Dr. Lina W. Liken with Cali Blalock. The 5 Secrets to Social Success with Biblical Principles. Bloomington: Westbow Press, 2014. See here to buy the book.
As a person with Asperger’s Syndrome, I can use guidance on how to
interact with people. So can a lot of people, even those who are not on
the autism spectrum. Many young people today are so used to texting
and Facebook, that they may need guidance on how to interact
face-to-face. As one of the book’s recommenders said, there are people
with substance abuse problems who may need help with social interaction.
The 5 Secrets to Social Success with Biblical Principles
offers some good advice. It talks about eye contact and why it is
important. It also talks about the importance of listening to others.
It offers biblical prooftexts, some of which are relevant, and some of
which are connected rather tenuously with the point at hand.
I was rather ambivalent about some of its advice. For example, it
says that, if we offend someone else in a disagreement, we should say to
the person that we are sorry that we hurt his or her feelings. I doubt
that the other person would receive that very well. The offended
person may think that we are treating him or her as a little kid, or
that we are implying that he or she is the one with the problem. Maybe a
better thing to say would be: “I am sorry if I said what I said in an
offensive manner.” At least the book got me thinking about this issue
and shed light on where I may have gone wrong in the past.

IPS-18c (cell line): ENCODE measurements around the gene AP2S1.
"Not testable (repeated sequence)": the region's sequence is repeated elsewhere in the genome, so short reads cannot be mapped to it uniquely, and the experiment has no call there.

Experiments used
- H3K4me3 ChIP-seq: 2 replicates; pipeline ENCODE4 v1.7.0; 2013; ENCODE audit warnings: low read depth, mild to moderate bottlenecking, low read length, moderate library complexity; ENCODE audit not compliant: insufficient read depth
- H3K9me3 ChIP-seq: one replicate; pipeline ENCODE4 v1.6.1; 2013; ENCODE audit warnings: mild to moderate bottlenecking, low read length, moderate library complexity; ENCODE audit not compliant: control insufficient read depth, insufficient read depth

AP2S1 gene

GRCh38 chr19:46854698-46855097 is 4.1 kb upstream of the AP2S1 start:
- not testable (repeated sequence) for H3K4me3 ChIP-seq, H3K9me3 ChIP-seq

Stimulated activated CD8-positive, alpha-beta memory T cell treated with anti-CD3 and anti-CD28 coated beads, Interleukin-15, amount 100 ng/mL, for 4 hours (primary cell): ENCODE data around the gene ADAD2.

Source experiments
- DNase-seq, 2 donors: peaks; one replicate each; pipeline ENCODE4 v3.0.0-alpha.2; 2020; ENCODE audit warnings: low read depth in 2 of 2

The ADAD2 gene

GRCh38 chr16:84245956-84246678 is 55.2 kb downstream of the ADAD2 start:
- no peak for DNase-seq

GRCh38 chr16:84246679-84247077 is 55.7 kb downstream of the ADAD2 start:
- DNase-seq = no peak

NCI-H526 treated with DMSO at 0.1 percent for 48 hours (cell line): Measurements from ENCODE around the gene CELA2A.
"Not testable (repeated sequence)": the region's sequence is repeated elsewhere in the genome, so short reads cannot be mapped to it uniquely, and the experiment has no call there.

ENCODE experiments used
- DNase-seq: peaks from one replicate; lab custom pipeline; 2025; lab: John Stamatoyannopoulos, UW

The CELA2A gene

The book offered advice on what is not good material for
conversation, and there is wisdom in what it said. Granted, gossip can
create bonds between people, but there is a downside to it. Not only is
it unloving, but what will happen if the person you’re talking about
overhears your gossip, or somehow learns about it?
The book could have offered more advice, however, on how to have an
appropriate conversation. What is acceptable humor to use? What are
some good ice-breakers?
The book did present two examples of conversation, one that contains
idle talk, and the other which exemplifies what the book is advocating.
The former conversation looked realistic to me. The latter
conversation, in which people were formally quoting Bible verses to each
other, did not so much. At the same time, the latter conversation did
make a good point: that maybe we should think of ways to help others as
opposed to shredding them behind their backs.
The book may be helpful in a small-group setting. There, people can
get into the specifics of what to do and what not to do. By itself, the
book makes good points, but it is inadequate.
I received a complimentary review copy of this book through BookLook Bloggers, in exchange for an honest review.
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